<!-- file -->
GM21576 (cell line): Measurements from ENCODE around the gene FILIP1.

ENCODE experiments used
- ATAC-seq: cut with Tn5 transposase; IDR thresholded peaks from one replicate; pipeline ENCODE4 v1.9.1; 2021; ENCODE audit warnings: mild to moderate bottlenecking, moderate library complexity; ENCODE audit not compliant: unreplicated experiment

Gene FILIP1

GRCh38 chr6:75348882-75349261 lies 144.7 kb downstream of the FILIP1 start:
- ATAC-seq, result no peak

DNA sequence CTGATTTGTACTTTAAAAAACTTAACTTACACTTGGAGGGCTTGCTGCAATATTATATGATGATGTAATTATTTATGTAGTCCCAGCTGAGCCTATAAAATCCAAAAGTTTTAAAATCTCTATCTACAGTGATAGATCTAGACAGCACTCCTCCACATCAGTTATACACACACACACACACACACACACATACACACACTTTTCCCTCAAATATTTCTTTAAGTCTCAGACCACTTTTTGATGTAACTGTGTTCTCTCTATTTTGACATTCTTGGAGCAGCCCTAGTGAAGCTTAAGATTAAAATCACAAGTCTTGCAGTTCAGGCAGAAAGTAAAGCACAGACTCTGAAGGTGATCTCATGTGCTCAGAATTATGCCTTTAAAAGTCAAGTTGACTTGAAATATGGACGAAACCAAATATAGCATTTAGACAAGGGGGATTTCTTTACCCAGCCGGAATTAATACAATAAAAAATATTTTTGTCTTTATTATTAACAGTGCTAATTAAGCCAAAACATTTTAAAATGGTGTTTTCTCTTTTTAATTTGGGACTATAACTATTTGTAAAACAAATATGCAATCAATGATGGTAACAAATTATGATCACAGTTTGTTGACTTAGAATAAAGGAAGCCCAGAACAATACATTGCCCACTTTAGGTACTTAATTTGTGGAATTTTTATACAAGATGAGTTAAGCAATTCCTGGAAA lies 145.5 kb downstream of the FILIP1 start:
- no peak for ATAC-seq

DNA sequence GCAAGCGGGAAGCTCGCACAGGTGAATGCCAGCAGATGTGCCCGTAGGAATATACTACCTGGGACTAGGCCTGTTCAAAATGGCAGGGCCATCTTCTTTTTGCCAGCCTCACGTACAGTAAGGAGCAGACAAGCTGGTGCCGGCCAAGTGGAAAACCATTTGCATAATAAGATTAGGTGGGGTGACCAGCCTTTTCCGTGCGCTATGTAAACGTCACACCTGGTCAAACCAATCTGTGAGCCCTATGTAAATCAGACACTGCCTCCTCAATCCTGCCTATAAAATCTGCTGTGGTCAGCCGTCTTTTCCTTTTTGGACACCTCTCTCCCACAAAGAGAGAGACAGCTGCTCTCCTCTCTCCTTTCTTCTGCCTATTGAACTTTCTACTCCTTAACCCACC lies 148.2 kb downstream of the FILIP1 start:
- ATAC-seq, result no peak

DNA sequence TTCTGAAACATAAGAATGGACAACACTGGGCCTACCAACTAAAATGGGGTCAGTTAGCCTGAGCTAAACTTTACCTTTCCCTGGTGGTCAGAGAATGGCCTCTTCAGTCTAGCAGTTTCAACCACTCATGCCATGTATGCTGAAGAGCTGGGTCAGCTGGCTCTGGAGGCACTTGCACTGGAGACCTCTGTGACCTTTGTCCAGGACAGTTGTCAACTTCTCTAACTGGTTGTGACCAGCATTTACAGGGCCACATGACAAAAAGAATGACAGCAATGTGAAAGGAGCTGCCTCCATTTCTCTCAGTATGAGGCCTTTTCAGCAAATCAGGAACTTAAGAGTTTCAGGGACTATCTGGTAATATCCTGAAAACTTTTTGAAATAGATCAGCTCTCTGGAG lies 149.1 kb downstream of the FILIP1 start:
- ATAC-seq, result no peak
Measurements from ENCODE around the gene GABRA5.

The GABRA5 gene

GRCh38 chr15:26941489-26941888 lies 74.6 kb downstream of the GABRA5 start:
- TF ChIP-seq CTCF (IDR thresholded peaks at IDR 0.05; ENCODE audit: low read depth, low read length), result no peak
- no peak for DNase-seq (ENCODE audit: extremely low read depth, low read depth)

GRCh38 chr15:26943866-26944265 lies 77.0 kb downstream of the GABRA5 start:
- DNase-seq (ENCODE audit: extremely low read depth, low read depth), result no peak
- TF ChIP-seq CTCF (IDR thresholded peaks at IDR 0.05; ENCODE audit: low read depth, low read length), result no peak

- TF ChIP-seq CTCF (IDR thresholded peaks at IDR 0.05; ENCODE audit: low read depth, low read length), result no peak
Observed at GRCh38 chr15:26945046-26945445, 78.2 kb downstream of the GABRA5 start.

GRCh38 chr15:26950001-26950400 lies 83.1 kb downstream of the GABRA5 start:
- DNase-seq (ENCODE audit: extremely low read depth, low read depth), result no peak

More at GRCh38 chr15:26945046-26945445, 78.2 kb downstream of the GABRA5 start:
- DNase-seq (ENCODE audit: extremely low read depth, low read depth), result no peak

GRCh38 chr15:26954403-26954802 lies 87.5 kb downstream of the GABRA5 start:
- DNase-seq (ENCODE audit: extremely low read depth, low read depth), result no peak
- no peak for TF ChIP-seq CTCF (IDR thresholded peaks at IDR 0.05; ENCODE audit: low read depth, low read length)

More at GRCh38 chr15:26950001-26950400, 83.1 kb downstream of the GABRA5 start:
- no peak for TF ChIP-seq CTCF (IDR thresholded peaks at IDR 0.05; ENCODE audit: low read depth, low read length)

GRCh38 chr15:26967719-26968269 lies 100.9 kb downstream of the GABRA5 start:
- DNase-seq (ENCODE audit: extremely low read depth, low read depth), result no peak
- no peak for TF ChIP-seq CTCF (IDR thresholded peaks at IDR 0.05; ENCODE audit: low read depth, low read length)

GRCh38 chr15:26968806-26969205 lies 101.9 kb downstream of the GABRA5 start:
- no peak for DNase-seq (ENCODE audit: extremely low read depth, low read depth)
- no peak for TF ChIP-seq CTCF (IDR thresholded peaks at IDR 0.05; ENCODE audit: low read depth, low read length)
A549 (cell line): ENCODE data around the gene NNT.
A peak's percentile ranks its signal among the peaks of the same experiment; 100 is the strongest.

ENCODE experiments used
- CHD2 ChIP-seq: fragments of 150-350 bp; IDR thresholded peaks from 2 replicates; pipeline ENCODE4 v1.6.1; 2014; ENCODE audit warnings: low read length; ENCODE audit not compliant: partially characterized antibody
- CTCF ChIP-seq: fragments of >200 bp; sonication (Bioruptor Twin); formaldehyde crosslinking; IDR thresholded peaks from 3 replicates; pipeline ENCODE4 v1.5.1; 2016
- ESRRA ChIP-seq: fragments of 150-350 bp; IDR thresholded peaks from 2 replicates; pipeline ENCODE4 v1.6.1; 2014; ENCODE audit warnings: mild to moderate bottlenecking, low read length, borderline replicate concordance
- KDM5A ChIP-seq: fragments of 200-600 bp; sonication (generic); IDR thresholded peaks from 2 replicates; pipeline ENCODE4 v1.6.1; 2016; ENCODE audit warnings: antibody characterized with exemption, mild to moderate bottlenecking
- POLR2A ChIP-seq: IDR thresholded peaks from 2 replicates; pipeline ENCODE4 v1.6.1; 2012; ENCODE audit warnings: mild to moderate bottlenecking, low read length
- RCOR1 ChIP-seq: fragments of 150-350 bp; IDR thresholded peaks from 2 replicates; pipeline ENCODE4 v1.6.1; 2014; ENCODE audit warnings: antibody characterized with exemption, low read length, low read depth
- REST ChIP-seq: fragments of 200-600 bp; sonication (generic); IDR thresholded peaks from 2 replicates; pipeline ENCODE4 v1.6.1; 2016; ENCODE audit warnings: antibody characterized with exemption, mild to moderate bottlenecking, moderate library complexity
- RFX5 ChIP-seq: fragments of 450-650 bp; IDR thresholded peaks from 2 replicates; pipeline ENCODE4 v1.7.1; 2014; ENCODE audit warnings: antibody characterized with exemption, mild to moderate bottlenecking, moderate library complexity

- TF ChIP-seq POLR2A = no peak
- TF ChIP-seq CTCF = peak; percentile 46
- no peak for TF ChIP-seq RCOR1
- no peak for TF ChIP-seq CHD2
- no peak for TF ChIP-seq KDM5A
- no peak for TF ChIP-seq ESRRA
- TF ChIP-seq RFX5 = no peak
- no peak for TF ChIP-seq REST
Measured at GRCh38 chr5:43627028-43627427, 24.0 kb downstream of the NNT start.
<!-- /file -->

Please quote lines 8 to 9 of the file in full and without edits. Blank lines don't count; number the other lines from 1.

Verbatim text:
- no peak for ATAC-seq

DNA sequence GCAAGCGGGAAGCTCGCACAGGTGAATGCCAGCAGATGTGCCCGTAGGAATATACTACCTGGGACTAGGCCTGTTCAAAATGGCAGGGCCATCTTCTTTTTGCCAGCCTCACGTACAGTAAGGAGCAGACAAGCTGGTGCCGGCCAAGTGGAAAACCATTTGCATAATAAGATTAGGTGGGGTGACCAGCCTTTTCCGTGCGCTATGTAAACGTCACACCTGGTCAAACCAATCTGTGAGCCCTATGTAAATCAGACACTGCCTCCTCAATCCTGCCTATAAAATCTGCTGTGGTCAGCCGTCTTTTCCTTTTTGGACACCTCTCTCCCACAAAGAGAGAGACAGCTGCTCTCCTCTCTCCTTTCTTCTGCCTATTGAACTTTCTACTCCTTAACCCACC lies 148.2 kb downstream of the FILIP1 start: